What’s your assessment of this year’s ski team?
I think there is some great talent this year. I know they have stiff international competition, but I look forward to seeing plenty of Americans on the podium this year.
What do you think of athletes like Bode Miller and Todd Lodwick skiing at the highest level in their late 30s? Could you have kept it up for that long?
Skiing is really hard on the body; it would have been tough to keep it up for that many more years. And I think that I would have missed other opportunities if I would have done that. But I’m big fans of both Bode and Todd and am very impressed by their athletic longevity.
What do the new events (slopestyle skiing, slopestyle snowboarding, parallel slalom snowboarding and women’s ski jumping) bring to the Games?
Diversity in sport, more talent and hopefully more interest from the public. Stoked to watched it all come together in Sochi!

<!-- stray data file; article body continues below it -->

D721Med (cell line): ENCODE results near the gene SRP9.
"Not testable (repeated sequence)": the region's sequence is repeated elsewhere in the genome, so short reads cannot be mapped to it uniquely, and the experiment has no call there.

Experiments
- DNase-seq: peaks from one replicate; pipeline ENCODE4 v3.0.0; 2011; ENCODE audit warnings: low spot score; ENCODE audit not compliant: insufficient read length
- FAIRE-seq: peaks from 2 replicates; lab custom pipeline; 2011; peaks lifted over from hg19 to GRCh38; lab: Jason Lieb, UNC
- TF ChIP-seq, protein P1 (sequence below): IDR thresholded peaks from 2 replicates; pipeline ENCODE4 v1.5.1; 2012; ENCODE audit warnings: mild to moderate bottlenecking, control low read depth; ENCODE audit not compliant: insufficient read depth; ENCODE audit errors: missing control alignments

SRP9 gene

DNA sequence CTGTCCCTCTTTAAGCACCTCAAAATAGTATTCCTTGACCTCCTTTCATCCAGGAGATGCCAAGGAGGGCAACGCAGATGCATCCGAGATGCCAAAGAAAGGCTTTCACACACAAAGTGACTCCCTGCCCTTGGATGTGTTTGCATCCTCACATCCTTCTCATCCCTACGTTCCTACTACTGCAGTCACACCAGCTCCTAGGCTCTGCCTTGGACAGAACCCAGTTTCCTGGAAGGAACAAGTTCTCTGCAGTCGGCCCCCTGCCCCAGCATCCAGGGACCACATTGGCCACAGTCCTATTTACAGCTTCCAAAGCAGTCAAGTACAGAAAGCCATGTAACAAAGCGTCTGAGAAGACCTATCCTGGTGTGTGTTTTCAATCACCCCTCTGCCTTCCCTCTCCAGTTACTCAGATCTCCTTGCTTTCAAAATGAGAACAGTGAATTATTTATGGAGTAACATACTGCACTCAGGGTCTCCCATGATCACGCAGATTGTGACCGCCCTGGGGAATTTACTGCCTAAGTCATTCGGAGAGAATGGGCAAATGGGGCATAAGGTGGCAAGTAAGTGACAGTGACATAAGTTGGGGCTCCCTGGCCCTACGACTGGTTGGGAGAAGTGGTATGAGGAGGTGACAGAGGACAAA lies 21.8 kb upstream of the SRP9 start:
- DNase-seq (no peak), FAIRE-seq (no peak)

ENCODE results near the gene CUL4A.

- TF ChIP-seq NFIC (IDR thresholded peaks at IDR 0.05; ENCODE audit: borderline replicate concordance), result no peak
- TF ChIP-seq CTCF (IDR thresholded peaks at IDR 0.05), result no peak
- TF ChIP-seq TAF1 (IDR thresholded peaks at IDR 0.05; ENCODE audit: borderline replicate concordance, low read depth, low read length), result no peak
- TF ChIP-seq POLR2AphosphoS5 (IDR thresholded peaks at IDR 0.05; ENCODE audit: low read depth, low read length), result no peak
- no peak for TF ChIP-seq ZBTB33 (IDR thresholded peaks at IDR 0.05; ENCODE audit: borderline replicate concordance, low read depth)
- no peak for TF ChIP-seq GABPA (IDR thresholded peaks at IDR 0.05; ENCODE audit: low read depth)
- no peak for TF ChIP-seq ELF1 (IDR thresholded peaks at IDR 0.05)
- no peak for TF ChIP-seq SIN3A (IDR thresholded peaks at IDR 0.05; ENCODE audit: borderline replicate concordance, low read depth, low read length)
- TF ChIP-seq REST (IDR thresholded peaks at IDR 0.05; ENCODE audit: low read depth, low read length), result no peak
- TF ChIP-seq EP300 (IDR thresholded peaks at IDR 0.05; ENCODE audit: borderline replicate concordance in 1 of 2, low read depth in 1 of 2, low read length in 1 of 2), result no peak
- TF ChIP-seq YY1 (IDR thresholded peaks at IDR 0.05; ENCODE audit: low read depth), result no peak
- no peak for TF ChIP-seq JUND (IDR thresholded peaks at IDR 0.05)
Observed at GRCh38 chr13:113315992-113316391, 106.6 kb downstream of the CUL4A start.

Are the new events necessary, or do they pander too much to the X Games crowd?
I think that they are necessary in order to keep the Olympics current. They need to be matched with what the best athletes are doing, and the new events represent this.
Are you still involved with the U.S. ski team in any capacity?
Absolutely. I attend their events, keep in touch with the staff and cheer for the athletes. I just had dinner with [current CEO] Bill Marolt and incoming CEO Tiger [Shaw].
Any plans to get into coaching, either in football or skiing?
Not at this time.
You’ve mentioned your grandfather as one of your biggest inspirations, both with skiing and your Wish of a Lifetime Foundation. Talk a little about his influence.
He was the person that used to take me skiing as a kid. And being three, four or five spending time with your grandparents is such a treat. I really value that memory and that time that we spent together. Both my grandparents have been such huge inspirations to me, starting an organization that honors that generation felt easy, and like a no-brainer.
Contact CU Independent Staff Writer Tommy Wood at Thomas.email@example.com.